During his time with the CDC, Jeramy assisted in disease tracing for the monkeypox response team. Additionally, he explored judicial opinions and public health law data to determine how judges in various jurisdictions valued or incorporated available public health data in their opinions.

Jeramy also spent part of his summer at the National Agricultural Law Center, where he worked to promote the upcoming 2023 Farm Bill, the importance of access to broadband internet, and how the bill would increase access to healthcare in rural communities.

In late August, Jeramy attended the Public Health Law Practitioners Convening. At the invitation of the CDC, he moderated multiple sessions focusing on health equity. The underlying message of the presentations was the importance of collaboration in public health law, including multiple voices and perspectives, and the push for health equity in data collection and representation.

This fall, Jeramy is a judicial extern for the U.S. District Court for the Eastern District of Arkansas. He hopes to focus on the importance of expert findings in health and science with respect to resolving legal issues and to be able to use his voice to educate and advocate for incorporating data relating to health and well-being in judicial opinions.

If that wasn’t enough, Jeramy recently founded Bowen’s Health Law and Policy Society, a student organization aimed towards exposing students to career options in health law. The group is planning a Health Law Symposium for January 2023, with a focus on health-related matters before the courts, including how mental health is addressed within the court system. Jeramy has already hosted events with local law firms, introducing students to health law practitioners to help create a solid network between law students and attorneys.

In addition, he turned the research he did on Capitol Hill regarding the MSM Blood Ban/Deferral into a paper that is being prepared for publication by the American Bar Association’s Health Law Section.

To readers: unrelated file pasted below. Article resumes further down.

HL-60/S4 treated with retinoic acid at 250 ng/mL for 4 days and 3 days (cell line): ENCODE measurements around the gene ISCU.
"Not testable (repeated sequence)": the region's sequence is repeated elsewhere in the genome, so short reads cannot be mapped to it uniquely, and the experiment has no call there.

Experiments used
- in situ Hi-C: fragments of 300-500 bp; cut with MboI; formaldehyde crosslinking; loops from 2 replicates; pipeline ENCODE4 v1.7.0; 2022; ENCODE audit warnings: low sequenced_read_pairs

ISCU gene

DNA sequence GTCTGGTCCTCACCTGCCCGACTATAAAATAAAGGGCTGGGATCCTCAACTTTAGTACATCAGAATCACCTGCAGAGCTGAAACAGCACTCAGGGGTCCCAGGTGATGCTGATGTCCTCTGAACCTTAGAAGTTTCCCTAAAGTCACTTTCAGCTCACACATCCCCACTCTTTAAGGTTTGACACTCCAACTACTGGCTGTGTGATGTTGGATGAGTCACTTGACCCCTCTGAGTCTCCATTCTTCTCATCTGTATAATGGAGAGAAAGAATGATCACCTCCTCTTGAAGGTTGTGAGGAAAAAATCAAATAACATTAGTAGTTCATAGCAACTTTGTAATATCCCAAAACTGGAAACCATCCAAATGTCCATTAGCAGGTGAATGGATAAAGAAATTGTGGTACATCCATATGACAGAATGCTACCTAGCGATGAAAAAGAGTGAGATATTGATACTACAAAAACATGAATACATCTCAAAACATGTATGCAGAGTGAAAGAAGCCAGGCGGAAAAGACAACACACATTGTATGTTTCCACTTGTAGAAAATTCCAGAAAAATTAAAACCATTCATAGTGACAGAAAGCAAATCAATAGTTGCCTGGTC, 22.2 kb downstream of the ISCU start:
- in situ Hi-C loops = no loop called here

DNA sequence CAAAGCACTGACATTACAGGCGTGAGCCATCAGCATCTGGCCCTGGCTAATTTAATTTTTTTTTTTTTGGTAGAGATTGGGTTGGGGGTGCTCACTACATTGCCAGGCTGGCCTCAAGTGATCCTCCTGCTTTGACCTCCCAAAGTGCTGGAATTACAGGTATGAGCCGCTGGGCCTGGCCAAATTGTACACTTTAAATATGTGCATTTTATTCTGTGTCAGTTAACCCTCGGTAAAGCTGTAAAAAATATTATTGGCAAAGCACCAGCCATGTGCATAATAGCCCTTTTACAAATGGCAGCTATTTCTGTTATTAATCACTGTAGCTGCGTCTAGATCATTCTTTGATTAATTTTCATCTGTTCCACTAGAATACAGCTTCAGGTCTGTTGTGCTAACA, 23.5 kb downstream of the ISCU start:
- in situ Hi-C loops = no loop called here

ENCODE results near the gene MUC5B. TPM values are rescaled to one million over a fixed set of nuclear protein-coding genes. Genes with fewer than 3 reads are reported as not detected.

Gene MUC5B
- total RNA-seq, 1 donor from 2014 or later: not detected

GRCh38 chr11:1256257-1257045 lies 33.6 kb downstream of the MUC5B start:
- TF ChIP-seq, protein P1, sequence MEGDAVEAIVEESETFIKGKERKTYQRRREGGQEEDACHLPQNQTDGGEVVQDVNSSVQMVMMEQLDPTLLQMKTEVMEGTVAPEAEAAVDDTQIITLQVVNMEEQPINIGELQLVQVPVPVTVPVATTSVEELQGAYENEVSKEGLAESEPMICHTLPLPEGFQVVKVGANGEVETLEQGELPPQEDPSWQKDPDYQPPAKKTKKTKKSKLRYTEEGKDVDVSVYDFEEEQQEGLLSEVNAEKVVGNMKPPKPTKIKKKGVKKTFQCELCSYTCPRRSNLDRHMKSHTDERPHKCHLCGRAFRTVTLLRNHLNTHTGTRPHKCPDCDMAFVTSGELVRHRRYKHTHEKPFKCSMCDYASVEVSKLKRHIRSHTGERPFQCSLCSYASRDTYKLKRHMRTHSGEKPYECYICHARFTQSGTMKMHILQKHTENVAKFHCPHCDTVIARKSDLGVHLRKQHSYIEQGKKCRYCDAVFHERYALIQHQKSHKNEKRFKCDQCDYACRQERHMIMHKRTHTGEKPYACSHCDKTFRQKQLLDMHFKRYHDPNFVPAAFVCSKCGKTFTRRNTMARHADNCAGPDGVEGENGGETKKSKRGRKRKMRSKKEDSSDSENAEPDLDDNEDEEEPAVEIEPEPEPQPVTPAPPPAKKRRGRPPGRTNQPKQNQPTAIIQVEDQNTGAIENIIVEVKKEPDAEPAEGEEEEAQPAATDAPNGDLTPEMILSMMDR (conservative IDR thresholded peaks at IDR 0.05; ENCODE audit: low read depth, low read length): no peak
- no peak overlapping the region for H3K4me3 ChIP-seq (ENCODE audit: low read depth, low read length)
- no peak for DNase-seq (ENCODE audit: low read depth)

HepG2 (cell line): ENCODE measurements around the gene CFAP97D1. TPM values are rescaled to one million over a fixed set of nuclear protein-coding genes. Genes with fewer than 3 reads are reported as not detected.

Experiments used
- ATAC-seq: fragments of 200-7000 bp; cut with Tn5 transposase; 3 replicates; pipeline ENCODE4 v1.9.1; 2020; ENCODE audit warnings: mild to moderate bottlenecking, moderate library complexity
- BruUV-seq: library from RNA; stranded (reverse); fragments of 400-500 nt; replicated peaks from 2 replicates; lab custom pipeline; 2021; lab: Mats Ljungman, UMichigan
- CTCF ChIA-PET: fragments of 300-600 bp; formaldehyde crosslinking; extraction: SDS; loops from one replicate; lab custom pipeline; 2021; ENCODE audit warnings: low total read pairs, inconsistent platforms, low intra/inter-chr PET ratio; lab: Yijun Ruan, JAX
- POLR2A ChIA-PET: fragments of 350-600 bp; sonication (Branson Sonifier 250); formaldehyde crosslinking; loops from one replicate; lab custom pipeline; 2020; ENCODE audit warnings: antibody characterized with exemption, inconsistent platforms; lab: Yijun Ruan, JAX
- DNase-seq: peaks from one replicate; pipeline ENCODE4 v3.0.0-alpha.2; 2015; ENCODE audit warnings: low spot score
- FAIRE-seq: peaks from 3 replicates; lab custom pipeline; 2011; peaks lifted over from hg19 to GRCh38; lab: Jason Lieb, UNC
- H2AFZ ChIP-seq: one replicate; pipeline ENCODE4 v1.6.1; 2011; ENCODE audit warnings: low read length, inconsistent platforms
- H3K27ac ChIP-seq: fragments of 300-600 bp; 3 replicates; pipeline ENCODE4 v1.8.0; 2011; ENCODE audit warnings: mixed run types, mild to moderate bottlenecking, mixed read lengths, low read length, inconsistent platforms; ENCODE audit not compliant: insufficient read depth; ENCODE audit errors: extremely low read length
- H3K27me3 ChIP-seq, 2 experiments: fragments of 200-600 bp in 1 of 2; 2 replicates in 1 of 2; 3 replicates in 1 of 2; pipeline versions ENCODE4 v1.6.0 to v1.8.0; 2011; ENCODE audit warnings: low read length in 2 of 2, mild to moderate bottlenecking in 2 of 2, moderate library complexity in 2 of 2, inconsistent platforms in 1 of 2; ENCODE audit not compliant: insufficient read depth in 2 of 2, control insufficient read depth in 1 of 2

While Jeramy has spent a fair amount of time working away from Bowen, he appreciates the role the law school plays in accomplishing his goals.

“The faculty at Bowen has been especially supportive–a key component of my success as a student and future legal practitioner,” he said. “My first year of law school was spent online with limited social and instructional interaction, and I grew concerned that I wouldn’t be capable of achieving my goals. I remember a specific interaction with Lindsey Gustafson, Associate Dean of Academic Affairs, who assured me I was ‘more than enough for this,’ and that I was where I needed to be.”

“I learned that day the importance and necessary practice of when to ask for help,” he adds.

In the end, that’s one of Jeramy’s favorite things about Bowen.

“We have a stacked administration who take the time to ensure the success of their students,” he said. “Our student population includes thirty percent of first-generation college students who work harder than you can imagine. We have students from the smallest town in a rural community to students from New York and Chicago. You will not find another school like Bowen.”

After graduation, Jeramy hopes to return out West, or maybe to the DC area, to pursue a career in health policy or public interest litigation.